This is just a quick note to remind you to make sure to get your copy of Jennifer Johnston’s WWI novel How Many Miles to Babylon? in time, should you want to read along this month. This is the second novel in the Literature and War Readalong. It is, like Strange Meeting, a very short novel, only 160 pages. The story adds another twist as the protagonists are Irish. Jennifer Johnston has been quoted saying that she had a passion for WWI but that it was also a substitute for her. What she really wanted to write about were the Troubles.
I found these interesting quotes on contemporarywriters
Prohibited friendship is also at the heart of How Many Miles to Babylon? The first-person narrator is Alec Moore, an only child and heir to the Big House; his ‘private and secret friend’ is Jerry Crowe, a village boy he has known since childhood. In 1914, fighting together near the Belgian border, the friends’ loyalty is tested by a brutal enforcement of class divisions and a code that brooks no sentiment or mercy. Johnston is adept at suggesting her characters’ interior lives through image and symbol, and invites her readers to join the dots between what is said and felt, as in this incident, related by Alec, at his parents’ dinner table: ‘[My mother] looked at [my father] with contempt and said nothing. I blushed and looked down, away from them, at the smooth glowing silver neatly ordered around my plate. A griffin raised its talon in an angry gesture on the handle of each spoon and fork.’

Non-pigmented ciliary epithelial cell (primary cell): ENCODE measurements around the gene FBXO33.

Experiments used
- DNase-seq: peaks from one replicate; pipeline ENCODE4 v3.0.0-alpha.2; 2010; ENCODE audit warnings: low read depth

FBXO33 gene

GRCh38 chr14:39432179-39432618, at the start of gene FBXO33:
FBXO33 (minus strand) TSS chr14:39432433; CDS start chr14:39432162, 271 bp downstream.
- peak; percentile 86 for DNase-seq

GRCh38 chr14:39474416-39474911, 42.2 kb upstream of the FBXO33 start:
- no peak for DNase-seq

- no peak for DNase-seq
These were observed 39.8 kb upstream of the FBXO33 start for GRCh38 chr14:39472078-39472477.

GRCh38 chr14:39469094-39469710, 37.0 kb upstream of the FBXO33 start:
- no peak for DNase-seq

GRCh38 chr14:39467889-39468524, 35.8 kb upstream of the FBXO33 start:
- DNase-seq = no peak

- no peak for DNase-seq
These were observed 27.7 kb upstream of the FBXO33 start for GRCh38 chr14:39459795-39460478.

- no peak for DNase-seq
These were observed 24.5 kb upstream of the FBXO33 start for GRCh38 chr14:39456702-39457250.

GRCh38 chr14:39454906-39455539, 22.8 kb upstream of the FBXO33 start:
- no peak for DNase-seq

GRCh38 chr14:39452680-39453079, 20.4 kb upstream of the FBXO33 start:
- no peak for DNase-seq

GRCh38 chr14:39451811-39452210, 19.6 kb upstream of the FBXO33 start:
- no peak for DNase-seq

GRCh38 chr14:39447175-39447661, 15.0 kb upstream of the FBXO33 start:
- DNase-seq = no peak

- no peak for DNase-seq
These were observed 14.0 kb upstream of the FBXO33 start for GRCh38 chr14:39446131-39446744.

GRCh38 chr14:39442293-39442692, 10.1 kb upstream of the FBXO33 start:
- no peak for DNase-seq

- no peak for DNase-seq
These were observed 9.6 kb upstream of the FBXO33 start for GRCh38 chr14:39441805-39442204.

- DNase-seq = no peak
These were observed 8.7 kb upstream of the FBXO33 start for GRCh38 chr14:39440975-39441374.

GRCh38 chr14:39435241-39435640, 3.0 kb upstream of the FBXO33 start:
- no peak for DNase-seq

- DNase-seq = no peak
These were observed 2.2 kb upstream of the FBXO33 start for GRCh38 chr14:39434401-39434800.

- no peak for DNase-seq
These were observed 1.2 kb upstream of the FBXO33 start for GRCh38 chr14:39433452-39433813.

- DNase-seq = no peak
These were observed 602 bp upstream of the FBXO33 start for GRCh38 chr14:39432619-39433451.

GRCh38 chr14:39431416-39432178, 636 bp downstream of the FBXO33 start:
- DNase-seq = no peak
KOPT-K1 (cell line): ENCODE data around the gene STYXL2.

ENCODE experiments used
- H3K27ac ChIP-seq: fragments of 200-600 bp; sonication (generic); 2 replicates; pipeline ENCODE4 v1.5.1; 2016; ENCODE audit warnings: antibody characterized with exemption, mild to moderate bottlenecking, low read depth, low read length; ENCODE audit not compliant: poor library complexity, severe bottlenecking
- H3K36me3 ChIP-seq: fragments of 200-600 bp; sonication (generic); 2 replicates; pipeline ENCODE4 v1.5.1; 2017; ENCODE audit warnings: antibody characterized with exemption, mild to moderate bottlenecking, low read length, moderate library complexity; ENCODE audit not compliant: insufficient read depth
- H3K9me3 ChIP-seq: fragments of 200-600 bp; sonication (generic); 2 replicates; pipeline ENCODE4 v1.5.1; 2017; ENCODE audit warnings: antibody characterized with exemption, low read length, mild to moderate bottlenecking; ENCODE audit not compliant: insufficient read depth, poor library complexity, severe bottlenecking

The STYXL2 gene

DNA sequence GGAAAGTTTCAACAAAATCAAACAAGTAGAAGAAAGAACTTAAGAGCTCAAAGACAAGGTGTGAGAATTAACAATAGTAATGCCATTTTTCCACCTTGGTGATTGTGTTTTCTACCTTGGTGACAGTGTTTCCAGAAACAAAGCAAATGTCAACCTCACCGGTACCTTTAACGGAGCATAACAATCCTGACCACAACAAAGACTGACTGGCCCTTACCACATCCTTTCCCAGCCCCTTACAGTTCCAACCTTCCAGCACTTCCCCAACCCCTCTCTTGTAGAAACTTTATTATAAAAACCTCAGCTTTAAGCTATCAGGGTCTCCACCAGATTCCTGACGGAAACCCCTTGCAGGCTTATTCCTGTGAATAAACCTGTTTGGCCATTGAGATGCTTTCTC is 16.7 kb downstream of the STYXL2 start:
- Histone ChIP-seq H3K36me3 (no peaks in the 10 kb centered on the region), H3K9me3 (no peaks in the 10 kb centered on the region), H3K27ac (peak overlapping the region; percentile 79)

The First World War is a ‘passion’ for Johnston, one she initially used as a metaphor. ‘When I started writing prose, I had it very seriously in my mind that I wanted to write about the Troubles … yet I couldn’t face taking them head-on. So I started to write about the First World War… how people try to keep their lives normal, their feet on the ground, even though terrible things are going on’ (The Irish World, 24 October 2007).
I hope many will feel tempted to join me in reading and discussing Jennifer Johnston. Should you not have read anything by this wonderful Irish writer, this is a good opportunity.